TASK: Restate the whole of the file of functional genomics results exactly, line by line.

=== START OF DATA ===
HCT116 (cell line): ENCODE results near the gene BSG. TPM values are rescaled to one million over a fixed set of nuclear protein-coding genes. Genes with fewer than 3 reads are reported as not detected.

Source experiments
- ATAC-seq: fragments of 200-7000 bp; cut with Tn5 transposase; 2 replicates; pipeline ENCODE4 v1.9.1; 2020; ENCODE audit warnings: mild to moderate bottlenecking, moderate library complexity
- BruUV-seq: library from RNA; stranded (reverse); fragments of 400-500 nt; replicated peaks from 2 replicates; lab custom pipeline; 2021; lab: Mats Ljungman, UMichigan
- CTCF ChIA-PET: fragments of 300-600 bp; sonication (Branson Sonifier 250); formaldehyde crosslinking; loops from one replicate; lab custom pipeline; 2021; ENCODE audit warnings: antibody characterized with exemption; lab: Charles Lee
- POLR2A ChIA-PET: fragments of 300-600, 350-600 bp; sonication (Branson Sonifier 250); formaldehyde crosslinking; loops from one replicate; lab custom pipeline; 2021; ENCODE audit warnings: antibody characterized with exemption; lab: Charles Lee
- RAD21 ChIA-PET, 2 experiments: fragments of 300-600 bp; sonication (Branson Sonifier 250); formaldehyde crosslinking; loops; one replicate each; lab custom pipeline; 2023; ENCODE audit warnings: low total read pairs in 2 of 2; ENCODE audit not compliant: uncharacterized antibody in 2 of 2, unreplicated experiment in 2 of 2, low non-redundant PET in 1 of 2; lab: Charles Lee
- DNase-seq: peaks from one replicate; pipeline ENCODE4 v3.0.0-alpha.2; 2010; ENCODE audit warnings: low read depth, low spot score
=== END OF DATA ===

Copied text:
HCT116 (cell line): ENCODE results near the gene BSG. TPM values are rescaled to one million over a fixed set of nuclear protein-coding genes. Genes with fewer than 3 reads are reported as not detected.

Source experiments
- ATAC-seq: fragments of 200-7000 bp; cut with Tn5 transposase; 2 replicates; pipeline ENCODE4 v1.9.1; 2020; ENCODE audit warnings: mild to moderate bottlenecking, moderate library complexity
- BruUV-seq: library from RNA; stranded (reverse); fragments of 400-500 nt; replicated peaks from 2 replicates; lab custom pipeline; 2021; lab: Mats Ljungman, UMichigan
- CTCF ChIA-PET: fragments of 300-600 bp; sonication (Branson Sonifier 250); formaldehyde crosslinking; loops from one replicate; lab custom pipeline; 2021; ENCODE audit warnings: antibody characterized with exemption; lab: Charles Lee
- POLR2A ChIA-PET: fragments of 300-600, 350-600 bp; sonication (Branson Sonifier 250); formaldehyde crosslinking; loops from one replicate; lab custom pipeline; 2021; ENCODE audit warnings: antibody characterized with exemption; lab: Charles Lee
- RAD21 ChIA-PET, 2 experiments: fragments of 300-600 bp; sonication (Branson Sonifier 250); formaldehyde crosslinking; loops; one replicate each; lab custom pipeline; 2023; ENCODE audit warnings: low total read pairs in 2 of 2; ENCODE audit not compliant: uncharacterized antibody in 2 of 2, unreplicated experiment in 2 of 2, low non-redundant PET in 1 of 2; lab: Charles Lee
- DNase-seq: peaks from one replicate; pipeline ENCODE4 v3.0.0-alpha.2; 2010; ENCODE audit warnings: low read depth, low spot score